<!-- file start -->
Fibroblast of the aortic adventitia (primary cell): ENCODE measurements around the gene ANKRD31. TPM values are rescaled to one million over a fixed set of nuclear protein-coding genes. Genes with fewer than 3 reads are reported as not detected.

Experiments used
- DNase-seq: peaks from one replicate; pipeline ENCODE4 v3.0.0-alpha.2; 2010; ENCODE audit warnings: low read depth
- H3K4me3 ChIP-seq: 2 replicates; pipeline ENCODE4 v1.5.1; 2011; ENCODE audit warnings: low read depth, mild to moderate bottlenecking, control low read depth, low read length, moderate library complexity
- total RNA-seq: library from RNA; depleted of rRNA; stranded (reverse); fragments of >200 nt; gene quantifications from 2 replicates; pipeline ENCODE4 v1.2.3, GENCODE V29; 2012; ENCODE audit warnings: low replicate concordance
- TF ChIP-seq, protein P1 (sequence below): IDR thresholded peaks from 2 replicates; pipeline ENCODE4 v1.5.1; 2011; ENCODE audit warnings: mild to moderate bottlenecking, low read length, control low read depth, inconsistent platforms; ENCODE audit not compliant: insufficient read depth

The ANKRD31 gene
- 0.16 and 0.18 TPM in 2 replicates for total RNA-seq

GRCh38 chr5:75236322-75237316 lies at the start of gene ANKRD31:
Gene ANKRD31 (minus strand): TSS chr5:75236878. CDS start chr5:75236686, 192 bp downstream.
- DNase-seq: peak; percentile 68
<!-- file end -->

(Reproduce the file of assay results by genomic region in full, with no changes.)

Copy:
Fibroblast of the aortic adventitia (primary cell): ENCODE measurements around the gene ANKRD31. TPM values are rescaled to one million over a fixed set of nuclear protein-coding genes. Genes with fewer than 3 reads are reported as not detected.

Experiments used
- DNase-seq: peaks from one replicate; pipeline ENCODE4 v3.0.0-alpha.2; 2010; ENCODE audit warnings: low read depth
- H3K4me3 ChIP-seq: 2 replicates; pipeline ENCODE4 v1.5.1; 2011; ENCODE audit warnings: low read depth, mild to moderate bottlenecking, control low read depth, low read length, moderate library complexity
- total RNA-seq: library from RNA; depleted of rRNA; stranded (reverse); fragments of >200 nt; gene quantifications from 2 replicates; pipeline ENCODE4 v1.2.3, GENCODE V29; 2012; ENCODE audit warnings: low replicate concordance
- TF ChIP-seq, protein P1 (sequence below): IDR thresholded peaks from 2 replicates; pipeline ENCODE4 v1.5.1; 2011; ENCODE audit warnings: mild to moderate bottlenecking, low read length, control low read depth, inconsistent platforms; ENCODE audit not compliant: insufficient read depth

The ANKRD31 gene
- 0.16 and 0.18 TPM in 2 replicates for total RNA-seq

GRCh38 chr5:75236322-75237316 lies at the start of gene ANKRD31:
Gene ANKRD31 (minus strand): TSS chr5:75236878. CDS start chr5:75236686, 192 bp downstream.
- DNase-seq: peak; percentile 68